More from Confederate Yankee:

Wright does indeed invoke Peck, and in particular, where Peck invokes the specific Malcolm X speech cited above.In short, Martin is being duplicitous when he claims that Wright was citing Peck, he was instead citing Malcom X through Peck.

In the long run it doesn’t really matter who Wright was quoting. He spoke it and believed it. The only reason it matters is another example of dishonesty and bias in the MSM. Its an obvious spin.

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Why is it so hard to respect the intellectualized jihadis?

Posted by avideditor on March 21, 2008

Why is it so hard to respect the intellectualized jihadis?: “

Recently Wafa Sultan was invited to appear on Al Jazzeera, AGAIN. She must be made of more patient stuff than I.

wafa_new_1.jpgShe appeared clearly in opposition to both the ‘neutral’ moderator, and some utter fool named Tal’at Rmeih.
I hope we see this yutz again.

What arguments did this fine intellectual marshall against the hideous west?

‘There is a gang that controls [the West], and you are not allowed to criticize Israel or the Holocaust. Anyone who criticized the Holocaust was placed on trial. Noam Chomsky wrote one line about the Holocaust in a book, and the book was recalled from the market. Bernard Lewis – that great philosopher – said something about the Holocaust and was placed on trial.’

Wafa beatifically replied in that oh so viciously demeaning beauty she has. I love to see her face light up with the inner glow of knowledge that she faces a cerebral BUG with no facts.

Of course, Rmeih must be referring to the Chomsky book dedication to Faurisson’s Holocaust Denial book. The book was certainly NOT recalled. Anyone who criticized….CRITICIZED, as in , ‘too bad he didn’t finish the job’ ? Bernard Lewis was placed on trial?
How can you even begin to have a discussion about reality?

‘How come freedom of expression in the West is sacred only when it comes to degrading the Muslims? Are they allowed to talk about the Holocaust? Are they allowed to talk about Christianity? That is the question. Cinemas were burned down in the West when they talked about Christ.’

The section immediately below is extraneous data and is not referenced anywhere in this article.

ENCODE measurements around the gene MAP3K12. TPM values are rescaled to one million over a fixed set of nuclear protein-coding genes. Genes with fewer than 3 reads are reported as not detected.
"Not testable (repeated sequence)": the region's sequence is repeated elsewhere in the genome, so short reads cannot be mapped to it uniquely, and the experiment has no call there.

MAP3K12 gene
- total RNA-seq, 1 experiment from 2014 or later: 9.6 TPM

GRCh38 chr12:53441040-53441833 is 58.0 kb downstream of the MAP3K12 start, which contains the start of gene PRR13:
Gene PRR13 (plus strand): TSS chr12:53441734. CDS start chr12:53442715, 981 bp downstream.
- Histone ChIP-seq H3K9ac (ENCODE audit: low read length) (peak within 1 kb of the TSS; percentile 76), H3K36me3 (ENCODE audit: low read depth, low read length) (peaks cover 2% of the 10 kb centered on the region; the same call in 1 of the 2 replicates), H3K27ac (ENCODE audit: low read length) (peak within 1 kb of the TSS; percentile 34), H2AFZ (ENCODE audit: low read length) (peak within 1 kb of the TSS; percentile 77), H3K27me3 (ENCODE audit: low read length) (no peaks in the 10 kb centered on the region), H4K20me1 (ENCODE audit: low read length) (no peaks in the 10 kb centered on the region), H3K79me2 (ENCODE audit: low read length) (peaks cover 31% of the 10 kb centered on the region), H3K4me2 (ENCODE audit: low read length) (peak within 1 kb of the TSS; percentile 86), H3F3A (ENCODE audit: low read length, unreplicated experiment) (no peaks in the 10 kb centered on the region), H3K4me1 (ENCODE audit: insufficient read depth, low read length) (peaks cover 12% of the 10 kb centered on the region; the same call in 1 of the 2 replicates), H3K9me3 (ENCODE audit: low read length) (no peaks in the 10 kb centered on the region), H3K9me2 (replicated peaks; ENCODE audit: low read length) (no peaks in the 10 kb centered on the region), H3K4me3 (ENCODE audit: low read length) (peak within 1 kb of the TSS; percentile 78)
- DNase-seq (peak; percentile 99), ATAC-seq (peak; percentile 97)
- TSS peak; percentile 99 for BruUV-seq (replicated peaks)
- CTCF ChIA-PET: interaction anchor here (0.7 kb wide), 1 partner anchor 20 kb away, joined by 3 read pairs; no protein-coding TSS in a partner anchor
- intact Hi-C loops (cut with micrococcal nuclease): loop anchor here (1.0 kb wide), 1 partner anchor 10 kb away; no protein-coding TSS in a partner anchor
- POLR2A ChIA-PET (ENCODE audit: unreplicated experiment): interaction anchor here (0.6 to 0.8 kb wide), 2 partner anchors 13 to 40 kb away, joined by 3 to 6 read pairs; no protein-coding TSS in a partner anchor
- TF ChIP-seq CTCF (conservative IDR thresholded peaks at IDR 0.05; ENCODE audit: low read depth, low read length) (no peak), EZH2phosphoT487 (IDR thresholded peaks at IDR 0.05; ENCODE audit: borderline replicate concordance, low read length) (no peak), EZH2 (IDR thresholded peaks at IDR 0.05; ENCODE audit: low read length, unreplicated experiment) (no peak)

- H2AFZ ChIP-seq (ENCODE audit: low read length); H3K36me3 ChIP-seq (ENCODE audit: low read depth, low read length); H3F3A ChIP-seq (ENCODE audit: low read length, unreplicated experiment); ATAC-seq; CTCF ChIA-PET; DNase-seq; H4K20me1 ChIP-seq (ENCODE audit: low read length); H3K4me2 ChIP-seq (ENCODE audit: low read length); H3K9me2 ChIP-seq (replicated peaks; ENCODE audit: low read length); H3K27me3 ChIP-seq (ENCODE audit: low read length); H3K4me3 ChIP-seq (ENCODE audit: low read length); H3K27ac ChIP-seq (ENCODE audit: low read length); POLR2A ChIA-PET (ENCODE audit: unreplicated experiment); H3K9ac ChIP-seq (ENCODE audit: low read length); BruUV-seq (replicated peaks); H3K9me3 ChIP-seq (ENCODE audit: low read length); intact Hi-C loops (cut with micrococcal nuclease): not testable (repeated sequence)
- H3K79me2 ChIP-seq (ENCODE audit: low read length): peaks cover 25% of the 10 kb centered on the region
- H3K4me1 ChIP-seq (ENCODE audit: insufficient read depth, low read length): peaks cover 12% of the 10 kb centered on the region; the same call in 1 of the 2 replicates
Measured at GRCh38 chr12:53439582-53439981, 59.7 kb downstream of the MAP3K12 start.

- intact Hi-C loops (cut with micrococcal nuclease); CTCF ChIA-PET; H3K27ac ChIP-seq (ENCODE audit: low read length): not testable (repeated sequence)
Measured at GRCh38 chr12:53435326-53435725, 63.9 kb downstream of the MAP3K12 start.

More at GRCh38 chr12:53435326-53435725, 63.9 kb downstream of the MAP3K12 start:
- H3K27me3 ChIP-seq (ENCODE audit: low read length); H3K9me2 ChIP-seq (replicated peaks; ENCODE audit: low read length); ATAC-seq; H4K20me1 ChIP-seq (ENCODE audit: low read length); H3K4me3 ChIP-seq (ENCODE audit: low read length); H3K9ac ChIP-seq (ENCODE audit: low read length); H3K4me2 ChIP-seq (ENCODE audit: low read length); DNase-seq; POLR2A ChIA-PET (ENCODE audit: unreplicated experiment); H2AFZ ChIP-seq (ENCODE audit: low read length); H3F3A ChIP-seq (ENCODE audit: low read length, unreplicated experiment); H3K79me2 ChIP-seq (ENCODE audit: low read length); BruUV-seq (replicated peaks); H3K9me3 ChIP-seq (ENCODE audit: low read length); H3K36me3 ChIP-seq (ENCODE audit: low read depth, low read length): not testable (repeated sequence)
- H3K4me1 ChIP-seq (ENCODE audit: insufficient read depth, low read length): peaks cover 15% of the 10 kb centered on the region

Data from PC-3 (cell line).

I don’t recall any of this, even when Christ was represented in piss, and his mother in feces.

But now, of course, a cartoon….well that’s worth burning down cinemas
And of course we can never ignore the piece de la resistance of all jihadi research…

Moderator: ‘Do you dare to say that the number of people who died in the Jewish Holocaust is even one less [than what they claim]? Do you dare to say that? Why don’t you dare to even touch on Jewish history – let alone on Jewish religion and sanctities?

Wafa Sultan: ‘Why do you want me to deny historical documents that confirm that the Holocaust took place? If there was no proof, I would deny it. But I cannot deny history, knowledge, and documents confirming that the Holocaust indeed took place. Why do you want me to deny the facts?’

Moderator: ‘From what she says, it is clear that she has no problem denying the holy books, but she is adamant about not denying historical documents.’

Wafa Sultan: ‘Can you as a Muslim deny the massacre of the Jews of the Bani Qureyza tribe, by Muhammad and his followers?’

And then, just like we would expect from a true neutral presenter…

Moderator: ‘Have you forgotten that the country in which you live destroyed Iraq in its entirety, killing 1.5 million Iraqis and driving five million out of their homes?’

See it all.
Is there a use to exchanging views when such blatant lies are spewed as facts?